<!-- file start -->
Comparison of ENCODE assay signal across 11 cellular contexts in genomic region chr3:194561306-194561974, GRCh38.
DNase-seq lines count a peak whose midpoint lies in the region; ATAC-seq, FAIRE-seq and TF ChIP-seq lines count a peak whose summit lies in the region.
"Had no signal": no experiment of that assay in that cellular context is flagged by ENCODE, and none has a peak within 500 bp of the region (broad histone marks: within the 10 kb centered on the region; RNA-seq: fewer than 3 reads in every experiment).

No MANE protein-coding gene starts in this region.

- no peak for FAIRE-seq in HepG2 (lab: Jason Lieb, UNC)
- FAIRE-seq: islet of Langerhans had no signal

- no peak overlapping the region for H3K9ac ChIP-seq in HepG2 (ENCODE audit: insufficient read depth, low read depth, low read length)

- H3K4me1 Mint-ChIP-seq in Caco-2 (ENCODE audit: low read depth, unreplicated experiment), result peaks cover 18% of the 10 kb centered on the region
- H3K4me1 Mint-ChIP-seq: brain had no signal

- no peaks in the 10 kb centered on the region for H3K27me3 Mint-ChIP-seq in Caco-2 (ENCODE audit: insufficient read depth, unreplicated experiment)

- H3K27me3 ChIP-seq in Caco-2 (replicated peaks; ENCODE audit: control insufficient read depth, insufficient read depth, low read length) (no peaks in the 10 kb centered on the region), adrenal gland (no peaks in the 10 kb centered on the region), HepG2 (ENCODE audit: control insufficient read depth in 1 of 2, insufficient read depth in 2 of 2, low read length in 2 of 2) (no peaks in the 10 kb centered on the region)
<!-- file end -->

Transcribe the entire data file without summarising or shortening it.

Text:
Comparison of ENCODE assay signal across 11 cellular contexts in genomic region chr3:194561306-194561974, GRCh38.
DNase-seq lines count a peak whose midpoint lies in the region; ATAC-seq, FAIRE-seq and TF ChIP-seq lines count a peak whose summit lies in the region.
"Had no signal": no experiment of that assay in that cellular context is flagged by ENCODE, and none has a peak within 500 bp of the region (broad histone marks: within the 10 kb centered on the region; RNA-seq: fewer than 3 reads in every experiment).

No MANE protein-coding gene starts in this region.

- no peak for FAIRE-seq in HepG2 (lab: Jason Lieb, UNC)
- FAIRE-seq: islet of Langerhans had no signal

- no peak overlapping the region for H3K9ac ChIP-seq in HepG2 (ENCODE audit: insufficient read depth, low read depth, low read length)

- H3K4me1 Mint-ChIP-seq in Caco-2 (ENCODE audit: low read depth, unreplicated experiment), result peaks cover 18% of the 10 kb centered on the region
- H3K4me1 Mint-ChIP-seq: brain had no signal

- no peaks in the 10 kb centered on the region for H3K27me3 Mint-ChIP-seq in Caco-2 (ENCODE audit: insufficient read depth, unreplicated experiment)

- H3K27me3 ChIP-seq in Caco-2 (replicated peaks; ENCODE audit: control insufficient read depth, insufficient read depth, low read length) (no peaks in the 10 kb centered on the region), adrenal gland (no peaks in the 10 kb centered on the region), HepG2 (ENCODE audit: control insufficient read depth in 1 of 2, insufficient read depth in 2 of 2, low read length in 2 of 2) (no peaks in the 10 kb centered on the region)